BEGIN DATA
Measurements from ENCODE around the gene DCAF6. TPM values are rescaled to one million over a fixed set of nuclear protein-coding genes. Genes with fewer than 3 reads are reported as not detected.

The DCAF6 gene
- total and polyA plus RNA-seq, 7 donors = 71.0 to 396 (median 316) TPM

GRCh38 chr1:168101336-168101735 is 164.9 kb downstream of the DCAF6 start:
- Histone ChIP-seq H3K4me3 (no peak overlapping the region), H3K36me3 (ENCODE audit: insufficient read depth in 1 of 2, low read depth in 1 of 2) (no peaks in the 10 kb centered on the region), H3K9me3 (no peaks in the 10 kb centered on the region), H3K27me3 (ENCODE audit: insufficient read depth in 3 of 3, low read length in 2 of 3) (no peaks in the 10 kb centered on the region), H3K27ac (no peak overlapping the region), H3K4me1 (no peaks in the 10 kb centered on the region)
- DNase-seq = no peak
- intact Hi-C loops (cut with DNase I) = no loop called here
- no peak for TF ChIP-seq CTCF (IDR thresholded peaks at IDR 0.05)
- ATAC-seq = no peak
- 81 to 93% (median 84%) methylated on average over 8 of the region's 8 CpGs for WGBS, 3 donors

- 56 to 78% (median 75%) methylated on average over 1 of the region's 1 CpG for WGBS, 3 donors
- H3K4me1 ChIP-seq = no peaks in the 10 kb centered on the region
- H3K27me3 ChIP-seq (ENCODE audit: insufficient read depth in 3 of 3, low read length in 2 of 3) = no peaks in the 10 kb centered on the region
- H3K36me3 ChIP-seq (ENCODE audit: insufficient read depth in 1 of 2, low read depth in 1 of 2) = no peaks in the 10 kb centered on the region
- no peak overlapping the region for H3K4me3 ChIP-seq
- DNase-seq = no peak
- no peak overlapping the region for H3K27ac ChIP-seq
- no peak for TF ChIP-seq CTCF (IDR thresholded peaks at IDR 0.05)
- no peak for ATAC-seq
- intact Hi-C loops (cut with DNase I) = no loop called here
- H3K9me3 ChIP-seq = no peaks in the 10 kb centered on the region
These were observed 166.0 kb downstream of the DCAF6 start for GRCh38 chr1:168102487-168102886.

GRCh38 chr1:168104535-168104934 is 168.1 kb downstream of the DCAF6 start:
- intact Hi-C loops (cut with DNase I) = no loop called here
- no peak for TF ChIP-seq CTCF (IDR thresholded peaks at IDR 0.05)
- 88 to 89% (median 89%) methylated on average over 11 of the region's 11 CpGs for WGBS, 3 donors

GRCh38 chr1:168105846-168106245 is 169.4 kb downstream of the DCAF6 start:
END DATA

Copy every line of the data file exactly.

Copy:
Measurements from ENCODE around the gene DCAF6. TPM values are rescaled to one million over a fixed set of nuclear protein-coding genes. Genes with fewer than 3 reads are reported as not detected.

The DCAF6 gene
- total and polyA plus RNA-seq, 7 donors = 71.0 to 396 (median 316) TPM

GRCh38 chr1:168101336-168101735 is 164.9 kb downstream of the DCAF6 start:
- Histone ChIP-seq H3K4me3 (no peak overlapping the region), H3K36me3 (ENCODE audit: insufficient read depth in 1 of 2, low read depth in 1 of 2) (no peaks in the 10 kb centered on the region), H3K9me3 (no peaks in the 10 kb centered on the region), H3K27me3 (ENCODE audit: insufficient read depth in 3 of 3, low read length in 2 of 3) (no peaks in the 10 kb centered on the region), H3K27ac (no peak overlapping the region), H3K4me1 (no peaks in the 10 kb centered on the region)
- DNase-seq = no peak
- intact Hi-C loops (cut with DNase I) = no loop called here
- no peak for TF ChIP-seq CTCF (IDR thresholded peaks at IDR 0.05)
- ATAC-seq = no peak
- 81 to 93% (median 84%) methylated on average over 8 of the region's 8 CpGs for WGBS, 3 donors

- 56 to 78% (median 75%) methylated on average over 1 of the region's 1 CpG for WGBS, 3 donors
- H3K4me1 ChIP-seq = no peaks in the 10 kb centered on the region
- H3K27me3 ChIP-seq (ENCODE audit: insufficient read depth in 3 of 3, low read length in 2 of 3) = no peaks in the 10 kb centered on the region
- H3K36me3 ChIP-seq (ENCODE audit: insufficient read depth in 1 of 2, low read depth in 1 of 2) = no peaks in the 10 kb centered on the region
- no peak overlapping the region for H3K4me3 ChIP-seq
- DNase-seq = no peak
- no peak overlapping the region for H3K27ac ChIP-seq
- no peak for TF ChIP-seq CTCF (IDR thresholded peaks at IDR 0.05)
- no peak for ATAC-seq
- intact Hi-C loops (cut with DNase I) = no loop called here
- H3K9me3 ChIP-seq = no peaks in the 10 kb centered on the region
These were observed 166.0 kb downstream of the DCAF6 start for GRCh38 chr1:168102487-168102886.

GRCh38 chr1:168104535-168104934 is 168.1 kb downstream of the DCAF6 start:
- intact Hi-C loops (cut with DNase I) = no loop called here
- no peak for TF ChIP-seq CTCF (IDR thresholded peaks at IDR 0.05)
- 88 to 89% (median 89%) methylated on average over 11 of the region's 11 CpGs for WGBS, 3 donors

GRCh38 chr1:168105846-168106245 is 169.4 kb downstream of the DCAF6 start: